Figure 2: Anxiety severity among doctors

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Table 3: Sociodemographic and clinical characteristics of the sample anxiety

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Stress

Among the 152 total samples, 50 (32.9%) doctors were stressed, among which 20 (13.2%) were mild and 16 (10.5%), 11 (7.2%), and 3 (2.0%) doctors were having moderate, severe, and very severe depression scores, respectively [Figure 3]. Mean stress subscale score were found to be 11.92±9.66 [Table 2]. Variables related to background characteristics did not contribute to stress among the study participants, whereas washing hands (P = 0.042), altruistic feeling (P = 0.03), and perception of being ostracized (P = 0.001) had a significant association with doctors' anxiety [Table 4].
Figure 3: Stress severity among doctors

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Table 4: Sociodemographic and clinical characteristics of the sample stress

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Regression data

Taking into considerations the significant predictors and running the logistic regression, the model was found fit with Nagelkerke R2 value of 37.6%. The results revealed that being involved in high-risk procedures such as surgery (adjusted odds ratio [AOR] 6.625; 95% confidence interval [CI]) and providing service in fever clinics (AOR 3.848; 95% CI) had higher odds of depression among the study participants. In addition, the feeling of ostracized had a significant association with depression when adjusted for all other factors (AOR: 0.005; 95% CI).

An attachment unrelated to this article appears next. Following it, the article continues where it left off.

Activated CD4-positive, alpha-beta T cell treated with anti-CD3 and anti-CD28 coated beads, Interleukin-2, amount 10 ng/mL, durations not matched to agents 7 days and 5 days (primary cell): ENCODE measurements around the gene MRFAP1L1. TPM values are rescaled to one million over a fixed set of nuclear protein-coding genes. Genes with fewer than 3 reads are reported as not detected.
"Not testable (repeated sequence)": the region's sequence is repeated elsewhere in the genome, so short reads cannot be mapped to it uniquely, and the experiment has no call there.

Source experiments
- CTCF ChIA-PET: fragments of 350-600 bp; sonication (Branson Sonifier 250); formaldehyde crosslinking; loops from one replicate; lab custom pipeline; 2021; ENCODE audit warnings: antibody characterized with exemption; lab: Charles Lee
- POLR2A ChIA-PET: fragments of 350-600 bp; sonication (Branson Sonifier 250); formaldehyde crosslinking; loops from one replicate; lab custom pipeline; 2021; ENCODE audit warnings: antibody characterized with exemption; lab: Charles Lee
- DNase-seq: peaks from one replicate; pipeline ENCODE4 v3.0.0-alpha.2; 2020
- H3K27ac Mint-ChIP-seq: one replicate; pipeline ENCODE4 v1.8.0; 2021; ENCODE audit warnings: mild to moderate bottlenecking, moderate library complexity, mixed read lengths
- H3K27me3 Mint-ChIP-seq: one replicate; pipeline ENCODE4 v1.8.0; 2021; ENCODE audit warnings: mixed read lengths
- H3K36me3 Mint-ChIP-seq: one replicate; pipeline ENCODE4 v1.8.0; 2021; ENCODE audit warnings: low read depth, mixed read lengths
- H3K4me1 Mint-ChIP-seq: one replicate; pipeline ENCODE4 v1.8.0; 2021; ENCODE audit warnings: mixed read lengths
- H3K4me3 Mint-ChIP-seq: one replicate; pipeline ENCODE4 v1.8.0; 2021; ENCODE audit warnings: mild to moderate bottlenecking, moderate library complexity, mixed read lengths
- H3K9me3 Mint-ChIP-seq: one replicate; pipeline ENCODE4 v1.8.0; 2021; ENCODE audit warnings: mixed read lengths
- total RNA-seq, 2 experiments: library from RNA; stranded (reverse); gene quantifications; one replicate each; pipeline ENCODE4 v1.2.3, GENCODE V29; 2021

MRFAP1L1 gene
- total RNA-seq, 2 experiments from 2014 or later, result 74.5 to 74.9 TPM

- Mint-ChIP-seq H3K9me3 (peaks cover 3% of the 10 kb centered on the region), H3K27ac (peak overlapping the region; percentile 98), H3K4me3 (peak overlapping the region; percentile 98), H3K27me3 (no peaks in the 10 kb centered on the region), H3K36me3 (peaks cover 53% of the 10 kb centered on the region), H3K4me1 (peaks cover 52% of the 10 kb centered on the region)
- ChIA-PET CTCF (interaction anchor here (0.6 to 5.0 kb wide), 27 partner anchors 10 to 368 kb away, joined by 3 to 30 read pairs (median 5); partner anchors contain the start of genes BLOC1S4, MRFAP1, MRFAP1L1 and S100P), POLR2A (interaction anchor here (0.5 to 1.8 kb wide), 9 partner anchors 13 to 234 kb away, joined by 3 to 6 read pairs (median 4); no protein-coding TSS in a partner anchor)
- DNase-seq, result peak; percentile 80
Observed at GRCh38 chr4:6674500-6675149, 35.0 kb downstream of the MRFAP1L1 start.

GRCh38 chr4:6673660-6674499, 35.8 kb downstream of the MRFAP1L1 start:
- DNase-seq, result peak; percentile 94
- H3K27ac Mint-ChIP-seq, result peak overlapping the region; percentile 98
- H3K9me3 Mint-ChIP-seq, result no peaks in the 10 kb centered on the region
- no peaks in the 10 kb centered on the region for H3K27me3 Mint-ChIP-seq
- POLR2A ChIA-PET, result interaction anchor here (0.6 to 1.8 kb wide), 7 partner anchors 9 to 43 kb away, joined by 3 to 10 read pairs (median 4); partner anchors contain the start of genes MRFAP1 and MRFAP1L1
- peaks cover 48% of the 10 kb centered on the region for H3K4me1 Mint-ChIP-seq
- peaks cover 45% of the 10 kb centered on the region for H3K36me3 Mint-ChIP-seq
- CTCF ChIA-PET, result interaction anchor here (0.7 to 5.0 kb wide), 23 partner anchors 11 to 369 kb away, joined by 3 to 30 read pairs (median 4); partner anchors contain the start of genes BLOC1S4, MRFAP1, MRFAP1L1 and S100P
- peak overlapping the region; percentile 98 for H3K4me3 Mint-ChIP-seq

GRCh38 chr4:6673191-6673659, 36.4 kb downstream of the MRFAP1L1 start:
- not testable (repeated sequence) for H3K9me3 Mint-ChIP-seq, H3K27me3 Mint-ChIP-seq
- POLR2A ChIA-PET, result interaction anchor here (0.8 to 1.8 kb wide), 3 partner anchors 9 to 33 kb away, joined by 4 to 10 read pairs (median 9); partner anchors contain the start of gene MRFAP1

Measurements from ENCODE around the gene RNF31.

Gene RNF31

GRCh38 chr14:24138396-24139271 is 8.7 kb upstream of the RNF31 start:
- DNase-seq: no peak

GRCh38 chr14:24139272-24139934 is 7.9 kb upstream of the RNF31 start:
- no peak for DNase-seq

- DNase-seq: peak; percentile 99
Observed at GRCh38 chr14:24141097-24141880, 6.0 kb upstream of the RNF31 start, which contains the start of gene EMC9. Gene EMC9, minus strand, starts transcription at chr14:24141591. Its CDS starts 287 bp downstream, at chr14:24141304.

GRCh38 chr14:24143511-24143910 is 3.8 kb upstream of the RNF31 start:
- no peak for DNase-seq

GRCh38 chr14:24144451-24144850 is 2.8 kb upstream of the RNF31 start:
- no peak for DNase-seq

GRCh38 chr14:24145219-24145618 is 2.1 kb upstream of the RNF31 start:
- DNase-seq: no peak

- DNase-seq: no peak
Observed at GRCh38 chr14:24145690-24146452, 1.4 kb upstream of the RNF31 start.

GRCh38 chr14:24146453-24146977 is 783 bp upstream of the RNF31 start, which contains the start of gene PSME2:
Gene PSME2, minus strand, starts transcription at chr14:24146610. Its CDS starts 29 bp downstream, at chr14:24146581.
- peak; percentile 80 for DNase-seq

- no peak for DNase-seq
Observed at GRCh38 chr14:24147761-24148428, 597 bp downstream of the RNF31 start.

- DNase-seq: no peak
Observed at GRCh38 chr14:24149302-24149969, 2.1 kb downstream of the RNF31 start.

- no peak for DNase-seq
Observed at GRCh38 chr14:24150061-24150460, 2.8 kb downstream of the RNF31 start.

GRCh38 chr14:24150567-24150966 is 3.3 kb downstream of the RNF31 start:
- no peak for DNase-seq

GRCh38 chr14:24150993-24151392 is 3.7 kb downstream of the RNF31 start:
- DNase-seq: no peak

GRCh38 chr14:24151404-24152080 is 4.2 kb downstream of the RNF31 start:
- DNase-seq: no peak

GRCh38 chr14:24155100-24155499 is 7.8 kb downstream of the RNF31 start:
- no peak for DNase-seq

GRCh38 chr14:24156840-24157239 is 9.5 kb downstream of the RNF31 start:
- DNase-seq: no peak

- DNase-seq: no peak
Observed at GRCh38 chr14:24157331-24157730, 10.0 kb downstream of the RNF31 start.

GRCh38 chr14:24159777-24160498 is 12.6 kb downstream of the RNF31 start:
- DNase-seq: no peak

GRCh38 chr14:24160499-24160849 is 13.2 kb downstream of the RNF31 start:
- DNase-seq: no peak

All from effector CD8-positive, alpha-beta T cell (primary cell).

For anxiety among the study participants, the significant predictors on binary logistic regression were found to be being involved in high-risk procedures such as rendering service in isolation ward (AOR 6.660; 95% CI), use of 70% alcohol-based hand sanitizer (AOR 4.058; 95% CI), and being ostracized in workplace (AOR 5.631; CI 95%); the model was found fit with Nagelkerke R2 value of 35.2%.

Those study participants found having stress also felt ostracized while working as predicted by the regression model (AOR 5.770; 95% CI), with Nagelkerke R2 value of the model being 18.6%.


   Discussion Top


Our results revealed a 35% prevalence of depressive symptoms during the COVID-19 outbreak. The stress and anxiety symptoms were found to be present in 39.5% and 33% of doctors, respectively. Earlier studies addressing the prevalence of depression among doctors reported a rate of 26.6%. That study was from Korea, done during Middle East respiratory syndrome outbreak, and the sample was low, only among 64 doctors.[10] No such studies like ours have been done in India. Even if we exclude the mild subgroup of depression, anxiety, and stress symptoms, still around 10%–15% prevalence rate arises, which is surely alarming.[11]

Surprisingly, 42.8% of the doctors in this survey have one or more comorbidities. Among the frontline warriors, 5.9% have all the three major comorbidities that not only show their poor overall health but also it means that they are in high-risk category when being infected by novel coronavirus. Majority of them were giving duties for 6–12 h, which is a positive finding, but at the same time, we have to keep in mind that our study is done during an early phase of the epidemic. As more time will pass, more doctors will be in quarantine and that may result higher duty hours on the working doctors, which may further worsen their overall mental health.[14] Only 39.5% of the participants were aware of the COVID-19 in December, but majority of them came to know about this in January 2020. The 62.5% doctors are doing high-risk duties (fever clinic, isolation ward etc) and that was the key indicative factor for their higher psychiatric morbidity. In April, 2020, in a study on 500 health care workers from Singapore, 14.5%, 8.9% and 6.6% participants screened positive for anxiety, depression, and stress respectively, and also and 7.7% were positive for clinical concern of post traumatic stress disorder.[15] In a country like India more psychiatric morbidity is expected which is reflected in our study.